Britain blamed Massachusetts, particularly the people of Boston, and especially the Adams cousins, for the disturbances in all the colonies. Adams was concerned that in Philadelphia, Massachusetts would appear to be pleading primarily for help in its own struggle against the mother country.
The delegates knew that Adams had bested Governor Hutchinson after he had lectured the Massachusetts assembly on the nature of the British Empire. Hutchinson had argued that there could be no intermediate position “between the supreme authority of Parliament and the total independence of the colonies.” This belief that sovereignty was an “all or nothing” concept was central to the way Britain ruled the colonies—not by force, but by fostering the belief of the colonists that they were part of the empire.
The Massachusetts assembly, with John Adams’s advice, drew a different conclusion from Hutchinson’s premise. Since there was no original intention by the British to “reduce us to a state of vassalage, the conclusion is that it was their [original] sense that we were thus independent [of Parliament].”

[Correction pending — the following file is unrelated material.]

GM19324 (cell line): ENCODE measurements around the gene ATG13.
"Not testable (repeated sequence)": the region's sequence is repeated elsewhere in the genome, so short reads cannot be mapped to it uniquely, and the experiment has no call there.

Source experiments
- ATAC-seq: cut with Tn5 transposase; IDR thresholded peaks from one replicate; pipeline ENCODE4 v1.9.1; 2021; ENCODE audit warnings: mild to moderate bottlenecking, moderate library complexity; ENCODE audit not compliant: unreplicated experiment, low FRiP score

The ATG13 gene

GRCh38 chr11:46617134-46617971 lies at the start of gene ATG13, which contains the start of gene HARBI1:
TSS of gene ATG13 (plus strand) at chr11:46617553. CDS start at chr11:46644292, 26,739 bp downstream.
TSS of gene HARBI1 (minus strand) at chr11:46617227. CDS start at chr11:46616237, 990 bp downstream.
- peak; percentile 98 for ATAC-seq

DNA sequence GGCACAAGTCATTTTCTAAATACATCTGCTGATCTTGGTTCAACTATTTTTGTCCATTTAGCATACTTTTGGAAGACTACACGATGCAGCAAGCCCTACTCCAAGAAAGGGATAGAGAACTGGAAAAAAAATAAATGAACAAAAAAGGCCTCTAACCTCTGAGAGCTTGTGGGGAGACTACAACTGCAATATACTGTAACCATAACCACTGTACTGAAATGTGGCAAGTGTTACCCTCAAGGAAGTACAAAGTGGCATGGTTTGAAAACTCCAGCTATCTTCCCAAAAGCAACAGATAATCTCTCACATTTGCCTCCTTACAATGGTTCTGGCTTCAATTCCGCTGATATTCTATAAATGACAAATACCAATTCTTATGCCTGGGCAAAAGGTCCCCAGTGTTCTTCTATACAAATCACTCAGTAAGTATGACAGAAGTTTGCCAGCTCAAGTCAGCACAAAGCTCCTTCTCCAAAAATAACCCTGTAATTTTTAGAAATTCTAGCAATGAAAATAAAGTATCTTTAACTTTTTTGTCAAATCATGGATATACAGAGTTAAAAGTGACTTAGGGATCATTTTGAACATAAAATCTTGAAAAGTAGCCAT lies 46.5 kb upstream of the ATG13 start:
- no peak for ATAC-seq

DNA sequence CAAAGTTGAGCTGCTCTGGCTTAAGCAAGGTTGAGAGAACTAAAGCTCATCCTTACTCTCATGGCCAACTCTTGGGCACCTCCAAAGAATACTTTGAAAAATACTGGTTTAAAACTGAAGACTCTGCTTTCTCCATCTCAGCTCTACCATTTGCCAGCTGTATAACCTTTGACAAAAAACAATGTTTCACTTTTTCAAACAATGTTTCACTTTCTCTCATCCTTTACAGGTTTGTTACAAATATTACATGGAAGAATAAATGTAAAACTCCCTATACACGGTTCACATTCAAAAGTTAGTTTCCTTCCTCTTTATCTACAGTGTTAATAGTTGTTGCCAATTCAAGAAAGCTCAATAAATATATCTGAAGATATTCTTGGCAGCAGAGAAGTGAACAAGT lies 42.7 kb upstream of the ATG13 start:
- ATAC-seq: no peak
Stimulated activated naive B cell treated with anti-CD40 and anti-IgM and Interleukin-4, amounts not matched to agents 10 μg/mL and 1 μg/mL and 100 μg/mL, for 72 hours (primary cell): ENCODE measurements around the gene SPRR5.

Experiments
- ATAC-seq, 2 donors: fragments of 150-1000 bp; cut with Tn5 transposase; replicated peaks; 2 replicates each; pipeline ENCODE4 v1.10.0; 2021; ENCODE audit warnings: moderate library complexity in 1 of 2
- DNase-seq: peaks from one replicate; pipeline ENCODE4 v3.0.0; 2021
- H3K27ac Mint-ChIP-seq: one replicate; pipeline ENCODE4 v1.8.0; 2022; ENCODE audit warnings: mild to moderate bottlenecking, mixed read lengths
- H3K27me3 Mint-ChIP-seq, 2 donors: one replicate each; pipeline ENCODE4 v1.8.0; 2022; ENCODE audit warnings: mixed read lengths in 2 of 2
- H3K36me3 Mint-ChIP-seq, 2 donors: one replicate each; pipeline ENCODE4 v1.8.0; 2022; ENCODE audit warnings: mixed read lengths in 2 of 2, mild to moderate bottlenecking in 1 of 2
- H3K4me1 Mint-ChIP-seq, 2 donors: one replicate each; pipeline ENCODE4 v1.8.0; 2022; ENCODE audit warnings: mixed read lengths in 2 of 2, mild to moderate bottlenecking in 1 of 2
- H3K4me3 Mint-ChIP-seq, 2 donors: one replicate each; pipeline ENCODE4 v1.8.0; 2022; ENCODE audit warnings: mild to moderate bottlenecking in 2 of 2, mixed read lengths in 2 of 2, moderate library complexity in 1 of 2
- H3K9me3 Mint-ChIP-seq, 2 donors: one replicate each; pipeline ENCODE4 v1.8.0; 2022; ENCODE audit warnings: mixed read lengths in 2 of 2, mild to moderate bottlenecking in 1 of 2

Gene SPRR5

This jousting between a disliked governor and a restive House of Representatives was not far from an assertion of independence.
After only four days in Philadelphia, days filled with dinners and excursions as the delegates became familiar with one another, Adams identified a group of men who reminded him of Massachusetts governors Francis Bernard and Thomas Hutchinson, who had publicly “professed to be Friends of Liberty” until Hutchinson’s letters to British officials urging a reduction in colonial rights were discovered.
Among them were Joseph Galloway of Pennsylvania and James Duane of New York. They would pose the greatest challenge to the delegates who sought serious action against the British.
Adams sensed these difficulties when he began to mingle with the delegates. He wrote to his friend William Tudor in mid-September: